In these heartbreaking times of the coronavirus and fears of a global pandemic, when the outbreak is impacting millions of lives and scores of families have already lost loved ones, many commentators and historians are writing about the Influenza Pandemic of 1918-1919. The mysterious form of the influenza virus killed between 20 and 40 million worldwide; some believe 50 million. In New York City, between 1918 and 1919, more than 19,000 deaths were recorded. There was one day where 851 died in 24 hours. Theaters and schools closed, parades were banned, and city hospitals were filled to capacity. The worst was over by December 1918.
A lot of that sounds like it is from today’s news headlines. Looking to the past, producers closed Broadway theaters, which is something that hasn’t happened yet in New York. Life was disrupted. A little more than a century ago, Dorothy Parker was right in the thick of the pandemic. At the time of the crisis, she was in her first year working at Vanity Fair as chief dramatic critic. She was living alone while her husband, Eddie, was waiting to return home from the Great War. She was 25 years old when New York started closing down.
At first, Parker made light of the situation in reviews. But soon, people she knew, including an actor she reviewed favorably, were among the dead. In the December 1918 issue of Vanity Fair, she reported on the plays that were shuttered. Which may have not been a bad thing for some of the producers.
“There is always this to be said for the epidemic of Spanish influenza—it gave the managers something to blame things on,” Parker wrote. “Whenever a manager saw that all was practically over with a play, he hid his aching heart under the guise of noble solicitude for the public welfare, and, with an air of, “It is a far, far better thing that I do than I have ever done,” announced that the play would be removed, owing to the epidemic. If you are one of those who must ever go about the world finding good in everything, hold the thought that the Spanish influenza has helped many a play to make a graceful get-away.”
“It was a thin month for the drama, one way and another. There was one dark Saturday night when seven plays slunk out into the Great Unknown, among them Some One in the House—and I liked it so much, too—and I. O. U., a dainty trifle in which, as a climax, José Ruben branded Mary Nash on the shoulder with a red-hot iron. Though that Saturday marked the crisis, the lean days are not yet over for the plays. Several of them are tossing fitfully, and two or three seem barely able to stagger through the week. It looks as if the managers would have to call in the aid of influenza again, to get them decently off to the warehouse.”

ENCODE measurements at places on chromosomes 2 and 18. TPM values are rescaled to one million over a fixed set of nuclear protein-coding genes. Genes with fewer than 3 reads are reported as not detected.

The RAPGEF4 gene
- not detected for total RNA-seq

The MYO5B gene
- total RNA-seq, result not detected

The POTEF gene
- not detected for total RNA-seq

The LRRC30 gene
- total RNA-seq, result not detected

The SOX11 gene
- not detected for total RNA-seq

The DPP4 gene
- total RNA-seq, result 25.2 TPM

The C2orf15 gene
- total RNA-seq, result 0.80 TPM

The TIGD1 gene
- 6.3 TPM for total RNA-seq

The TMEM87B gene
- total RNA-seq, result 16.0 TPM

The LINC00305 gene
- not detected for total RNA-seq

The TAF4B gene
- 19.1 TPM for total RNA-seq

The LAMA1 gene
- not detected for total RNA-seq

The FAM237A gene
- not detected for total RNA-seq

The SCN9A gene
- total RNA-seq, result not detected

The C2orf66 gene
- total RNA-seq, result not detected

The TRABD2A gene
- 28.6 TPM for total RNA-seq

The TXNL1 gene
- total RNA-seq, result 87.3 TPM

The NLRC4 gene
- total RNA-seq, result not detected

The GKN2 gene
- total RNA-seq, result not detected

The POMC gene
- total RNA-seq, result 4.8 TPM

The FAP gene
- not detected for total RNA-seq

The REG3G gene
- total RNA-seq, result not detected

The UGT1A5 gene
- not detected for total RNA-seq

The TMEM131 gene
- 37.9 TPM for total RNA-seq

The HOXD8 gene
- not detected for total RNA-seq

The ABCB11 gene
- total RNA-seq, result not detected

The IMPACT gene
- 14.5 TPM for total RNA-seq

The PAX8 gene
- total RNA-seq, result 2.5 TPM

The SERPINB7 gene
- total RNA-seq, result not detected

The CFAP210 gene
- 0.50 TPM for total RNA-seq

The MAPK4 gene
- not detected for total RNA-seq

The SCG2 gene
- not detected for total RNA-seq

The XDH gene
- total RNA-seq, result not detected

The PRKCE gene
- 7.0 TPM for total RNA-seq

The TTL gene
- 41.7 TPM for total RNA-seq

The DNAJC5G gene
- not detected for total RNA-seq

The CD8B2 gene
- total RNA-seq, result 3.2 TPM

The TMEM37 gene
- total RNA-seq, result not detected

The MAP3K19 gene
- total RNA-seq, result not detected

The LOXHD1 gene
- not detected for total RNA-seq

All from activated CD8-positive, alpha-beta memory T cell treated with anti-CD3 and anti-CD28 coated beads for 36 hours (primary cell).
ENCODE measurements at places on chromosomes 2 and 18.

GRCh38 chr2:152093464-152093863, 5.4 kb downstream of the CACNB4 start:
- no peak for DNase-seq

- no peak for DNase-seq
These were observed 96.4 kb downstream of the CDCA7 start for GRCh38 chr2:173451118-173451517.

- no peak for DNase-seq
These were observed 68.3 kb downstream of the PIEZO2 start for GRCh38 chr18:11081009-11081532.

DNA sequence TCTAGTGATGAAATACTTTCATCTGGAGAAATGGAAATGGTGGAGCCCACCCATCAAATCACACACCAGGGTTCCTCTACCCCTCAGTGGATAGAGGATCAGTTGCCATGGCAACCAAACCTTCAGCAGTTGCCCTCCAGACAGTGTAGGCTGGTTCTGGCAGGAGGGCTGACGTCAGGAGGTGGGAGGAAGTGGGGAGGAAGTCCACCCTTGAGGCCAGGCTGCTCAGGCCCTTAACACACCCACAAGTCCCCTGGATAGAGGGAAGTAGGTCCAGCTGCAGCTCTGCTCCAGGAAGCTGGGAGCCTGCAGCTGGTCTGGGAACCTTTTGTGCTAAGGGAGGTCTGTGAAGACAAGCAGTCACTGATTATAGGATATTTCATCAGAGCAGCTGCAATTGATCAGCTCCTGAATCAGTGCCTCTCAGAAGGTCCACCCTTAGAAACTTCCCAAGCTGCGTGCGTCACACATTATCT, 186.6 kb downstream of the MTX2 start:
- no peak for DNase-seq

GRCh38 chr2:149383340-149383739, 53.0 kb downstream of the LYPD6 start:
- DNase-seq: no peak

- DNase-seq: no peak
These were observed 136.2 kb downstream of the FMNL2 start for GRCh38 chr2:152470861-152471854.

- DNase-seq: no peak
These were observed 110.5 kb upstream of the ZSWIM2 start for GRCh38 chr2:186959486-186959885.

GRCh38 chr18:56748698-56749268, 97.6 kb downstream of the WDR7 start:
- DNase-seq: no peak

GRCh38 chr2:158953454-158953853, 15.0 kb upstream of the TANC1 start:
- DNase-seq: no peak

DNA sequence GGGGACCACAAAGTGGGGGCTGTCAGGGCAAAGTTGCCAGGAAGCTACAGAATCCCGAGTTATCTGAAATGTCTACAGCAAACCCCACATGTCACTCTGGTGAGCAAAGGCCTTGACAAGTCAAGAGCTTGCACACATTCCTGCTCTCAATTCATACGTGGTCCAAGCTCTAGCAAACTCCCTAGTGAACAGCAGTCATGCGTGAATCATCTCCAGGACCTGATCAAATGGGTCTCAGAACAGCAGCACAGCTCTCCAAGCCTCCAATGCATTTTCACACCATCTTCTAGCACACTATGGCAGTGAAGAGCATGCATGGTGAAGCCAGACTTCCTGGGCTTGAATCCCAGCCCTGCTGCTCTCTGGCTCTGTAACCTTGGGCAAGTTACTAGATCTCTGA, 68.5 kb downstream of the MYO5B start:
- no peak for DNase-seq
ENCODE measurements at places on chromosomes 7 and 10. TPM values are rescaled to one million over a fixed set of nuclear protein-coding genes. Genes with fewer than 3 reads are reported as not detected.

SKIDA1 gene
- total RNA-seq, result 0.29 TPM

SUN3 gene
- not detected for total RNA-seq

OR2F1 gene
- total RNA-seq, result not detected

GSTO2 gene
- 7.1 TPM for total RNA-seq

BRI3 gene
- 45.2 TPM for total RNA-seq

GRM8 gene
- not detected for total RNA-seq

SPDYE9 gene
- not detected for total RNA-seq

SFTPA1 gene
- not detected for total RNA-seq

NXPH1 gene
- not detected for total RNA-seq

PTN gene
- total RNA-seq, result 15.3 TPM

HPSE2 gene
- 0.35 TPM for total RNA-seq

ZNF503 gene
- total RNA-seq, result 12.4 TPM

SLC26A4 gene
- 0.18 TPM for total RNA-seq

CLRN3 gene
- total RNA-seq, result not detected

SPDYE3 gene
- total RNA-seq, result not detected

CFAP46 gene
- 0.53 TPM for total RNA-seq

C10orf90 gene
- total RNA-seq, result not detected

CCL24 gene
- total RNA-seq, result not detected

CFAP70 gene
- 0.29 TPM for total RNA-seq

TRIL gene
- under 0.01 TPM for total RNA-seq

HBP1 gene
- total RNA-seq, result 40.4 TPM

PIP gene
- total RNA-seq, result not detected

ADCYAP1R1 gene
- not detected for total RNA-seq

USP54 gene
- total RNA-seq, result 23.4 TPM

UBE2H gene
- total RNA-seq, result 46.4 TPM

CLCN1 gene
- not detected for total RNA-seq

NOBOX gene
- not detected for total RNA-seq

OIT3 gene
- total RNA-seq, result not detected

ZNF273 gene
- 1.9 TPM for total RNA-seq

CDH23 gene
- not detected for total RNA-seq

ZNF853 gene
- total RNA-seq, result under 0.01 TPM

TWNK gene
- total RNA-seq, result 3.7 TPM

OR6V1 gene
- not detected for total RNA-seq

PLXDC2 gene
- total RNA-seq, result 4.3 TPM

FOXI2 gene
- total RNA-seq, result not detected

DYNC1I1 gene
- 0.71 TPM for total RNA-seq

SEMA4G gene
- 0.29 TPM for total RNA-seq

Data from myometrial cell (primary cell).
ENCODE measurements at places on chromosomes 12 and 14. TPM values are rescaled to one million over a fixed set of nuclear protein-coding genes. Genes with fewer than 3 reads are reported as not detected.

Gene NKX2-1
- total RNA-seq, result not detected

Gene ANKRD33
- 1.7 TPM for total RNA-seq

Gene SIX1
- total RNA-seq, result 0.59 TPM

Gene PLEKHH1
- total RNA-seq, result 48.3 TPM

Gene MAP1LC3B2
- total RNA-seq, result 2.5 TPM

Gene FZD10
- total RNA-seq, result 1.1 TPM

Among those who died in the pandemic was Goldwin Starrett, the architect of the Algonquin Hotel in 1902. On May 9, 1918, Starrett died of pneumonia at his home in Glen Ridge, New Jersey. He was forty-three years old.
Parker also unknowingly saw the last play of a beloved actor. Shelly Hull and Effie Shannon were stars of Under Orders, one of the scores of plays with a WWI setting (a genre that set Parker’s teeth on edge, not just as a critic, but also because her new husband was somewhere in France at the time). Hull played both a German and an American soldier; Shannon changed costumes as well to plays both his German and American mother. Parker saw the play, written by Berte Thomas, when it opened in August 1918 at the Eltinge Theatre. This was right around the time the war was ready to reach the breaking point in the campaigns in France.
Parker, not one for melodrama, loved the play despite what she called the “trick” nature of the scenario. The handsome raven-haired Hull co-starred in many hits with Billie Burke, Fay Bainter, and Mrs. Fiske. Born in Louisville in 1884, he was a frequent player during WWI and appeared in early silent films. He married actress Mary Josephine Sherwood in 1910. Under Orders, the play Parker saw Hull appear in, would prove to be his last. He was a victim of the influenza pandemic. He died in January 1919 at age 34. The play closed the same month.
If history repeats itself, the pandemic will cease and life will continue as before. Perhaps theaters will close again. But just like 102 years ago, it was momentary, and we recovered.
All information from Dorothy Parker Complete Broadway, 1918-1923 (Donald Books)